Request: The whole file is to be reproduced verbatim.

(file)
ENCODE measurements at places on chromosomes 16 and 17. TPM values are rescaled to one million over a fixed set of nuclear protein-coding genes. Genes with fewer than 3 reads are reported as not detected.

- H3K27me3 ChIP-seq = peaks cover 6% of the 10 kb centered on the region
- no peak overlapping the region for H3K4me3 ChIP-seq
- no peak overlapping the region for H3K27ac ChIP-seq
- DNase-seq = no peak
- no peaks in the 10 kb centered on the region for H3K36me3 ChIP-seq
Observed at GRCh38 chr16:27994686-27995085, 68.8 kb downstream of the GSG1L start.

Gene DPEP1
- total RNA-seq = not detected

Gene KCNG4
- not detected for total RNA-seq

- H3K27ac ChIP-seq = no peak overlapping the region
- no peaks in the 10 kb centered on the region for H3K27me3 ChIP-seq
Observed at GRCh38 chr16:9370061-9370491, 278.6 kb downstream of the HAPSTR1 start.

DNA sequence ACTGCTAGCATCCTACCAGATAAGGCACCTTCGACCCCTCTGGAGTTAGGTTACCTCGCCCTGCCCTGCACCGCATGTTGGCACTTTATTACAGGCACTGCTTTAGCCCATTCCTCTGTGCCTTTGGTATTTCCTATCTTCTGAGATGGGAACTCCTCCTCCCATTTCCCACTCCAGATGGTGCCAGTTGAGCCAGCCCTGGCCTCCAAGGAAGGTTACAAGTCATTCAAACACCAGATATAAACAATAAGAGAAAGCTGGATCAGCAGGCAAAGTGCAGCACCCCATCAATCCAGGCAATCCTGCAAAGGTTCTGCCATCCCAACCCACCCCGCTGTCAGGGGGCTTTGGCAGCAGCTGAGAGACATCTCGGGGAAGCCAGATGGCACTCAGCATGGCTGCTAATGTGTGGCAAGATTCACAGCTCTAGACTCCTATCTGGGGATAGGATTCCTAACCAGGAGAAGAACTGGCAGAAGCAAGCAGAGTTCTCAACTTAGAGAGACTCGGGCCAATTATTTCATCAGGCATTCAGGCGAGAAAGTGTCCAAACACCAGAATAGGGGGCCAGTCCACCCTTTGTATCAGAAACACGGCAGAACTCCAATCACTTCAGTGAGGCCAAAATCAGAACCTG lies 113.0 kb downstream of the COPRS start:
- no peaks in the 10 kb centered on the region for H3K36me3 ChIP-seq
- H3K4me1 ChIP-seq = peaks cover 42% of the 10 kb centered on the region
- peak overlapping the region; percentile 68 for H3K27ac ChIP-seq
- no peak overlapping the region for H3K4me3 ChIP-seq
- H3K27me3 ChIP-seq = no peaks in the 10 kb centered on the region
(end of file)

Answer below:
ENCODE measurements at places on chromosomes 16 and 17. TPM values are rescaled to one million over a fixed set of nuclear protein-coding genes. Genes with fewer than 3 reads are reported as not detected.

- H3K27me3 ChIP-seq = peaks cover 6% of the 10 kb centered on the region
- no peak overlapping the region for H3K4me3 ChIP-seq
- no peak overlapping the region for H3K27ac ChIP-seq
- DNase-seq = no peak
- no peaks in the 10 kb centered on the region for H3K36me3 ChIP-seq
Observed at GRCh38 chr16:27994686-27995085, 68.8 kb downstream of the GSG1L start.

Gene DPEP1
- total RNA-seq = not detected

Gene KCNG4
- not detected for total RNA-seq

- H3K27ac ChIP-seq = no peak overlapping the region
- no peaks in the 10 kb centered on the region for H3K27me3 ChIP-seq
Observed at GRCh38 chr16:9370061-9370491, 278.6 kb downstream of the HAPSTR1 start.

DNA sequence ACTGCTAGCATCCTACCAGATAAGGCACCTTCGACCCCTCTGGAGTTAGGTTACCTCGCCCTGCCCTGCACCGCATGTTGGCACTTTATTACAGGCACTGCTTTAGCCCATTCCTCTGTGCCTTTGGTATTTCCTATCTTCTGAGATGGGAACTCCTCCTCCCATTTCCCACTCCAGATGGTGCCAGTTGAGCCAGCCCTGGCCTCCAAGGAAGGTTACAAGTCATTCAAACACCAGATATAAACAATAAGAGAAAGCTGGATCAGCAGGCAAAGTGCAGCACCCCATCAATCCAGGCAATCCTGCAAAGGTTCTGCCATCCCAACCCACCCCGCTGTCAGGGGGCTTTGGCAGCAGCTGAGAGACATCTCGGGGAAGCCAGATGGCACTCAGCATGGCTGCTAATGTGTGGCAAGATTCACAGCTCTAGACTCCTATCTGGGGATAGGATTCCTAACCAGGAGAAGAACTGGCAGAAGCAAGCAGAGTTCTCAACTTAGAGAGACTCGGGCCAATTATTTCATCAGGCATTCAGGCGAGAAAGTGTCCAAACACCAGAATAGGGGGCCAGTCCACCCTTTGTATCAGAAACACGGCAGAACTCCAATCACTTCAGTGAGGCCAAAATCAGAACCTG lies 113.0 kb downstream of the COPRS start:
- no peaks in the 10 kb centered on the region for H3K36me3 ChIP-seq
- H3K4me1 ChIP-seq = peaks cover 42% of the 10 kb centered on the region
- peak overlapping the region; percentile 68 for H3K27ac ChIP-seq
- no peak overlapping the region for H3K4me3 ChIP-seq
- H3K27me3 ChIP-seq = no peaks in the 10 kb centered on the region